Raised in the Midwest, Molly Messer discovered writing as a way of coping with a tumultuous life resulting from an unstable family, sexual abuse and assault, trauma, and a genetic predisposition to mental illness. Molly has had extensive technical writing experience in the environmental field. However, her passion is to share relatable stories and information in ways that encourage and inspire others. Her insatiable desire to learn and teach combined with transparency and deep compassion for others, enables her to reach out in unique ways through the written word. She started her first blog in 2012 (www.godmycomfort.wordpress.com) with the desire to find joy in the midst of sorrow after her father’s diagnosis of terminal cancer. She recently started to write blogs for The Clinical Christian delving into the challenges of mental illness and stigma related to mental health both inside and outside the church.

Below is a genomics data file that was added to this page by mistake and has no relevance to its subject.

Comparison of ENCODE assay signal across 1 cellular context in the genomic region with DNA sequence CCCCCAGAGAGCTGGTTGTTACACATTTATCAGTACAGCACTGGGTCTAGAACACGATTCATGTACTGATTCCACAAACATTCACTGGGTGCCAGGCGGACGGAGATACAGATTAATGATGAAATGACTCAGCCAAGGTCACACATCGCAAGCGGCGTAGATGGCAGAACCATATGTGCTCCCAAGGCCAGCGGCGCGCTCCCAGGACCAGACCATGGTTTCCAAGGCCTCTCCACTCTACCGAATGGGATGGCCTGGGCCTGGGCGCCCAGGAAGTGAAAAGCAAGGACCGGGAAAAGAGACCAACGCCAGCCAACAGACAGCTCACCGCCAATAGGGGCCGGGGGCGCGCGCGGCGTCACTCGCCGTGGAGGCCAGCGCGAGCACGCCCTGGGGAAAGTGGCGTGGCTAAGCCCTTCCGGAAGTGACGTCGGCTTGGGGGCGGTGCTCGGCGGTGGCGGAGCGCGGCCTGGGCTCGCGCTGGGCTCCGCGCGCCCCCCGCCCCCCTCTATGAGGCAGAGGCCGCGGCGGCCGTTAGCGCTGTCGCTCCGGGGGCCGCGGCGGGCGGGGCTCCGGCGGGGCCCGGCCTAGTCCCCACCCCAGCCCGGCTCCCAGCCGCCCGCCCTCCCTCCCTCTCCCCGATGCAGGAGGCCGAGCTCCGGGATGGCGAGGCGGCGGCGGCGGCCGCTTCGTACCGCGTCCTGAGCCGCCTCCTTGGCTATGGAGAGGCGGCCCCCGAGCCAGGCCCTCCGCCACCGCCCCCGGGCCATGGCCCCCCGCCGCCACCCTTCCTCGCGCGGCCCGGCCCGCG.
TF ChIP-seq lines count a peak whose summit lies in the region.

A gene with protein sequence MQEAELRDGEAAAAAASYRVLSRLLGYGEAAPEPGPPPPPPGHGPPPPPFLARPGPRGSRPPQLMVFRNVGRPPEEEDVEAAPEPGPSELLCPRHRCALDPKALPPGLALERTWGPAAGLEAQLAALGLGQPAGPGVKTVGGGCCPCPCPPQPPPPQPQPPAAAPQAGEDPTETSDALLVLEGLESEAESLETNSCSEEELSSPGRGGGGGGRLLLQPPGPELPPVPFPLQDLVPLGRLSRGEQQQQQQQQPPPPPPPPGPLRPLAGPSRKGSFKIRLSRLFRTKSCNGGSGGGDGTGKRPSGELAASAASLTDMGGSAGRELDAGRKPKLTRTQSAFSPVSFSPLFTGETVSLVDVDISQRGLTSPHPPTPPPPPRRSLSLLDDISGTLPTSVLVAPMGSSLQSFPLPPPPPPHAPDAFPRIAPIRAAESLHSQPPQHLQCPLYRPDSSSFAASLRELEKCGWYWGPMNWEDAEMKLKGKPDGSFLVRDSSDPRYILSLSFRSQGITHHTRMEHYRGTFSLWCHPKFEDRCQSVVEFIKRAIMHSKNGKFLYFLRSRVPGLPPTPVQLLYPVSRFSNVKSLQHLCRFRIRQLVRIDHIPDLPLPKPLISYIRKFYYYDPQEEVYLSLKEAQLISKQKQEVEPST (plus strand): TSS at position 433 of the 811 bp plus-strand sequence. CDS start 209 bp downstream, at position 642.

Molly Messer

Raised in the Midwest, Molly Messer discovered writing as a way of coping with a tumultuous life resulting from an unstable family, sexual abuse and assault, trauma, and a genetic predisposition to mental illness. Molly has had extensive technical writing experience in the environmental field. However, her passion is to share relatable stories and information in ways that encourage and inspire others. Her insatiable desire to learn and teach combined with transparency and deep compassion for others, enables her to reach out in unique ways through the written word. She started her first blog in 2012 (www.godmycomfort.wordpress.com) with the desire to find joy in the midst of sorrow after her father’s diagnosis of terminal cancer. She recently started to write blogs for The Clinical Christian delving into the challenges of mental illness and stigma related to mental health both inside and outside the church.